v Deering, N. H.,
Hillsborough co., 23 milesS. W.
from Concord, and 22 N. W. from
Amherst. It is diversified with
hills and valleys; is well watered,
and its soil is favorable to the seve-
ral purposes of agriculture. There
are three ponds, Dudley, Pecker’s,
and'Fulton’s. The two former are
sources of the N. branch of Piscat-
aquog river. There are some man-
ufactures in this town, and bricks
are made in a considerable quanti-
ty. Deering was incorporated Jan.
17, 1774. The name was given hy
Gov. John Wentworth, in honor of
his wife, whose maiden name was
Dering. The first permanent set-
tlement was made in 1765,byAlex-
ander Robinson. Population, 1830,
Deer Isle, Me.
Hancock co. This town is con-
stituted of three principal Islands—
Deer Island, Little Deer Island,
and the Isle of Haut. They com-
prise about 17,000 acres, and were
inhabited before the revolutionary
war. Incorporated, 1789. Popu-
lation, 1837, 2,473. The principal
island lies about 2 miles S. W. from
Sedgewick harbor, and 95 miles E.
by S. from Augusta. These islands
have good harbors, and are well lo-
cated for the shore fishery. Al-
though they are situated near the
sea they produce good crops and
Deer Islands, X. H.
In Connecticut river, between
Lyman and Barnet, Vt., are five
in number. The largest contains
Oxford co. Incorporated, 1807.
Population, 1837, 1,082. It lies 85
miles S. W. by W. from Augusta,
about 28 S. W. from Paris, and 47
N. W. from Portland. Denmark is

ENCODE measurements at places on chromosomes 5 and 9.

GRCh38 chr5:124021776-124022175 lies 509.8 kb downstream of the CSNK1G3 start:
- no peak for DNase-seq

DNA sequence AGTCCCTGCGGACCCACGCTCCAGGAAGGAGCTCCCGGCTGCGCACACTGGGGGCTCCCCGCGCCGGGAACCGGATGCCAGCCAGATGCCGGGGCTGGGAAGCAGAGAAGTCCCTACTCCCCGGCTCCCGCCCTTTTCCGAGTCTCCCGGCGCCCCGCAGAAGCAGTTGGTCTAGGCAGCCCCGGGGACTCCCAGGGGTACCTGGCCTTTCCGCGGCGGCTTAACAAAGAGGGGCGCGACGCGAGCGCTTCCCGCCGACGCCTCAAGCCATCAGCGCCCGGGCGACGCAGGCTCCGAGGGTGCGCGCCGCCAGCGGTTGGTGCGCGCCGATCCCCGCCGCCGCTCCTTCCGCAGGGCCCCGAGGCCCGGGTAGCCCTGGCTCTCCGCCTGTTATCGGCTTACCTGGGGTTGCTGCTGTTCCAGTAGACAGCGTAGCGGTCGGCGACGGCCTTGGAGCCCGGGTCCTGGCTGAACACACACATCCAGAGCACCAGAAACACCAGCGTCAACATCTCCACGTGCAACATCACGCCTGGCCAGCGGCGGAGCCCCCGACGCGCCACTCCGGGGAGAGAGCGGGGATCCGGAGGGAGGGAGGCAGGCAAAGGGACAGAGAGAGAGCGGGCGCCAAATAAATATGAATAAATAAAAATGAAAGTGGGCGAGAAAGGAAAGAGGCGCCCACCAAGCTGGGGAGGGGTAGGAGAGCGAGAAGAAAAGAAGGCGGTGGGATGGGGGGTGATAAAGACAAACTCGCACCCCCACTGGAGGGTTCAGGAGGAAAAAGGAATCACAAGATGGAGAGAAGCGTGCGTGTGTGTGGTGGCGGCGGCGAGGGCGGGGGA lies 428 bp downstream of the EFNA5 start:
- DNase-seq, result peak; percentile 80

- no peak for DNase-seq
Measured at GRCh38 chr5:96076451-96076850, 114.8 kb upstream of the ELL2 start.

finely watered by Saco river and
several beautiful ponds. The prin-
cipal business of the inhabitants is
agricultural, for which they have
a fertile soil, and which produced,
in 1837, 2,560 bushels of wheat.
Barnstable co. This town crosses
the cape, and was taken from Yar-
mouth in 1793. Population, 1837,
2,750. It lies 8 miles E. by N.
from Barnstable, and 7 W. from
Harwich. The first salt produced
by solar evaporation in this country
was made in this town, by John
Sears and others, in 1776. About
7,000 tons of shipping belong to this
town, principally engaged in fish-
ing and coasting, and all manned by
natives of the town. Bass river,
rising from a pond, affords a small
water power. 150 ship-.masters be-
long to this town, sailing from va-
rious ports in the Union. The pro-
ducts of the cod and mackerel fish-
ing, in one year, amounted to $50,-
899. The manufacture of com-
mon salt, Epsom salts, vessels, and
lampblack, amounted to $25,975.
Denny gviHe, Me.
Washington co. This town is
bounded on the by Cobscook
bay, and watered by a river of the
same name. It lies 172 miles E.
N. E. from Augusta, and 22 N. E.
from Machias. Population, 1837,
Orleans co. First settled, 1795.
It is bounded on the N. hy Lower
Canada, and on the W. by Mem*
phremagog lake. Clyde river, the
outlet of Salem pond, affords it a
good water power. This town is
very pleasant, level and fertile;—
it has some manufactures;—the
farmers are industrious and rear a
large number of sheep. Derby is
50 miles N. N. E. from Montpe-
lier, and 15 N. N.E. from Irasburgh.
Population, 1830, 1,469.